Facebook's name change comes after days of speculation that the company would be renaming itself to better reflect its focus on building out the metaverse and virtual and augmented reality services. In its earnings report earlier this week, Facebook said it planned to start breaking out operating results for Facebook Reality Labs starting with the fourth quarter. This means Facebook will provide sales and operating profit for both its Family of Apps including Facebook, Instagram and WhatsApp, as well as for Facebook Reality Labs' virtual reality offerings.
Shares of Facebook extended earlier gains, advancing more than 3.5%, following the announcement.
10:09 a.m. ET: Pending home sales post surprise drop in September, dropping by most since April
Pending home sales unexpectedly declined in September as housing market activity began to cool heading into the final months of the year. Still-tight inventory levels continued to weigh on purchase behavior.
Contract signings for homes in the U.S. fell by 2.3% in September compared to August, following an 8.1% monthly advance during the previous month, according to new data from the National Association of Realtors on Thursday. Consensus economists were looking for pending home sales to rise by 0.5%, according to Bloomberg data.
“Contract transactions slowed a bit in September and are showing signs of a calmer home price trend, as the market is running comfortably ahead of pre-pandemic activity,” Lawrence Yun, NAR’s chief economist, said in a press statement. “It’s worth noting that there will be less inventory until the end of the year compared to the summer months, which happens nearly every year.
9:30 a.m. ET: Stocks open higher after mixed economic data
Here's where markets were trading after the opening bell:
S&P 500 (^GSPC): +20.88 (+0.46%) to 4,572.56
Dow (^DJI): +128.61 (+0.36%) to 35,619.30
Nasdaq (^IXIC): +0.78.08 (+0.51%) to 15,313.92
Crude (CL=F): -$0.49 (-0.59%) to $82.17 a barrel
Gold (GC=F): +$6.00 (+0.33%) to $1,804.80 per ounce
10-year Treasury (^TNX): +1.1 bps to yield 1.54%
9:08 a.m. ET: Q3 GDP disappoints, new weekly jobless claims fall to fresh pandemic-era low
New economic data out Thursday morning came in mixed, with a comprehensive look at economic activity in the third quarter missing estimates, while weekly jobless claims improved to a fresh pandemic-era low.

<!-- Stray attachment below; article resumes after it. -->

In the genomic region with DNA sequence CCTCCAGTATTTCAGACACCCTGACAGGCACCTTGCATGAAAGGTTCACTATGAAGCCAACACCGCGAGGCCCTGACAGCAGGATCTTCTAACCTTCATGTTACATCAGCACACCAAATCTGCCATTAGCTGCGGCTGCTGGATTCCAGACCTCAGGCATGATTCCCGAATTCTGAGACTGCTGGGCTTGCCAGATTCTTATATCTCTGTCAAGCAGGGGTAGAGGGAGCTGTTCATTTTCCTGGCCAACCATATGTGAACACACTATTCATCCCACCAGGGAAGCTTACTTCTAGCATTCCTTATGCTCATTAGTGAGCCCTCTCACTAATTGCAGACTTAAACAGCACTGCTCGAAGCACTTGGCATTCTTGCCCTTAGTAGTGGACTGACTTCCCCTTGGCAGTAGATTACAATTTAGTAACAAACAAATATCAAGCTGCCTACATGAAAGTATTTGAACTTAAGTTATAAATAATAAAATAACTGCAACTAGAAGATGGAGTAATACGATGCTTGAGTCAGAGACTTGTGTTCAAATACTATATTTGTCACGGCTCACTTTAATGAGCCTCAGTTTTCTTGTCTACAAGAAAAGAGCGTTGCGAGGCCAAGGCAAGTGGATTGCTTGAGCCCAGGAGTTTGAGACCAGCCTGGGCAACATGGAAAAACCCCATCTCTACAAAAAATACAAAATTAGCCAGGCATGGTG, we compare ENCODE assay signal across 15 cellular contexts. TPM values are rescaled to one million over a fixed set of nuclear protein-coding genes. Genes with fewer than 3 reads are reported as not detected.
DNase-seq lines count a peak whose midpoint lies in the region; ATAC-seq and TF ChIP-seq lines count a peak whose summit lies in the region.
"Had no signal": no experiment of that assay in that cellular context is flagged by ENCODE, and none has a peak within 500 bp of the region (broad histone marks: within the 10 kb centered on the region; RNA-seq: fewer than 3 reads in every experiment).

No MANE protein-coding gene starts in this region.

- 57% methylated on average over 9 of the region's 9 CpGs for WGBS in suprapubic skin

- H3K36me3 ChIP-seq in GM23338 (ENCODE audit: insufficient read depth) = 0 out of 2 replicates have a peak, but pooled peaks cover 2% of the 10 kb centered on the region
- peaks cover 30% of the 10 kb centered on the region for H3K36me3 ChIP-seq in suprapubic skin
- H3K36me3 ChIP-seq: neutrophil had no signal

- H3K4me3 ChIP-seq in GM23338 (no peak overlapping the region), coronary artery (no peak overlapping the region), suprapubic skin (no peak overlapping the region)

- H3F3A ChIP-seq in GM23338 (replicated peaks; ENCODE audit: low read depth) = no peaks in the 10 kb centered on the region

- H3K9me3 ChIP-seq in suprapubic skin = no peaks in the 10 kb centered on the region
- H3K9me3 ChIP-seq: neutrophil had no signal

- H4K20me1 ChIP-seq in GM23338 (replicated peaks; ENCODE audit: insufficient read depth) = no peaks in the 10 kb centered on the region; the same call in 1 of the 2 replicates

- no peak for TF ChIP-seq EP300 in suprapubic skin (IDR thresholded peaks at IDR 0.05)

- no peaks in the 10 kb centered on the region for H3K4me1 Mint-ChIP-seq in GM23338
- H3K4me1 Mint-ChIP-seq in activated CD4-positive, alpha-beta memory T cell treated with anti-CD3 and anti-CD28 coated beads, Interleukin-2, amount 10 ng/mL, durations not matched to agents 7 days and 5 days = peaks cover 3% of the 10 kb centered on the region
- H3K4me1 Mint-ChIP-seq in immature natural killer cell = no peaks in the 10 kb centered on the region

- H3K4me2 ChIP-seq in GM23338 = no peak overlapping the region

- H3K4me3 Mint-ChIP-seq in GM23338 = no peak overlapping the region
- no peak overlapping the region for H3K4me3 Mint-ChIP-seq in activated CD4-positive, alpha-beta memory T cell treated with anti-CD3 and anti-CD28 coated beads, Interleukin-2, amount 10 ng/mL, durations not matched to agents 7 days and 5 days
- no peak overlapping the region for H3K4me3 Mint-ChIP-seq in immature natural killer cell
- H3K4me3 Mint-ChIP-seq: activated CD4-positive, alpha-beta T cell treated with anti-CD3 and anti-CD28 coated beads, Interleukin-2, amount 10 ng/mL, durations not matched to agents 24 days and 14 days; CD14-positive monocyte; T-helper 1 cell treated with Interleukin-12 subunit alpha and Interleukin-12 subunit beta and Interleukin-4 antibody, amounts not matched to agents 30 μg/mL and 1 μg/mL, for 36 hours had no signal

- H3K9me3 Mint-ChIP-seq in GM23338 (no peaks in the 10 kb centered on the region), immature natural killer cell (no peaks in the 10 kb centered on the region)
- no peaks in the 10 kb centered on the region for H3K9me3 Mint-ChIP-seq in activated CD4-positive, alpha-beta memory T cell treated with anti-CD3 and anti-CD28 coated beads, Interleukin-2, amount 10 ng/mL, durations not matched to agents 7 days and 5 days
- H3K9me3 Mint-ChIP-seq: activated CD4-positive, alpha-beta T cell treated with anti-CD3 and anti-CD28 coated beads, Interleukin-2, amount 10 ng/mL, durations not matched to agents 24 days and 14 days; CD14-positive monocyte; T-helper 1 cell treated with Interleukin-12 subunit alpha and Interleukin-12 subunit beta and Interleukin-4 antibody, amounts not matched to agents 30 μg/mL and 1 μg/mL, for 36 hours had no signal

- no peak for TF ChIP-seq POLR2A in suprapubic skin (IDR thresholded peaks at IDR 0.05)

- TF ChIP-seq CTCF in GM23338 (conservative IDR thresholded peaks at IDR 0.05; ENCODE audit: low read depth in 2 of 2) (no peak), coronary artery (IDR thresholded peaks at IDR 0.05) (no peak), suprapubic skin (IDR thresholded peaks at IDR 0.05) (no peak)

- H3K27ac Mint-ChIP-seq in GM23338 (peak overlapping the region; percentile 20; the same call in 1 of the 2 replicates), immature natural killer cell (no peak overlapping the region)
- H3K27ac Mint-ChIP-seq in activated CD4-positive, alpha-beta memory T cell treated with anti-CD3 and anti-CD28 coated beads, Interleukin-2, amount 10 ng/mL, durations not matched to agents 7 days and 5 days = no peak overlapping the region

Third-quarter gross domestic product expanded at a just 2.0% annualized rate for the July through September period, slowing markedly from the prior quarter's 6.7% rise and marking the slowest pace since the second quarter of 2020. Consensus economists were looking for a 2.6% increase in GDP. A deceleration in personal consumption served as a major weight to GDP, with this slowing to rise at an only 1.6% annualized rate compared to 12.0% in the second quarter.
More timely economic data exceeded estimates, however. Weekly initial jobless claims for the period ended Oct. 23 came in at 281,000, dropping by 10,000 compared to the prior week. This marked the lowest level since March 2020, as first-time jobless filings closed in on their pre-pandemic levels. New claims had averaged just over 200,000 throughout 2019.
7:21 a.m. ET: Stock futures point to a higher open
Here's where markets were trading Thursday morning:
S&P 500 futures (ES=F): +15.75 points (+0.35%), to 4,560.25
Dow futures (YM=F): +94 points (+0.27%), to 35,483.00
Nasdaq futures (NQ=F): +98.25 points (+0.63%) to 15,685.50
Crude (CL=F): -$1.22 (-1.48%) to $81.44 a barrel
Gold (GC=F): +$2.70 (+0.15%) to $1,801.50 per ounce
10-year Treasury (^TNX): +1.7 bps to yield 1.546%
6:05 p.m. ET: Stock futures open slightly higher
Here's where markets were trading as the overnight session kicked off Wednesday evening:
S&P 500 futures (ES=F): +5.5 points (+0.12%), to 4,550.00
Dow futures (YM=F): +46 points (+0.13%), to 35,435.00
Nasdaq futures (NQ=F): +14 points (+0.09%) to 15,601.25
Emily McCormick is a reporter for Yahoo Finance. Follow her on Twitter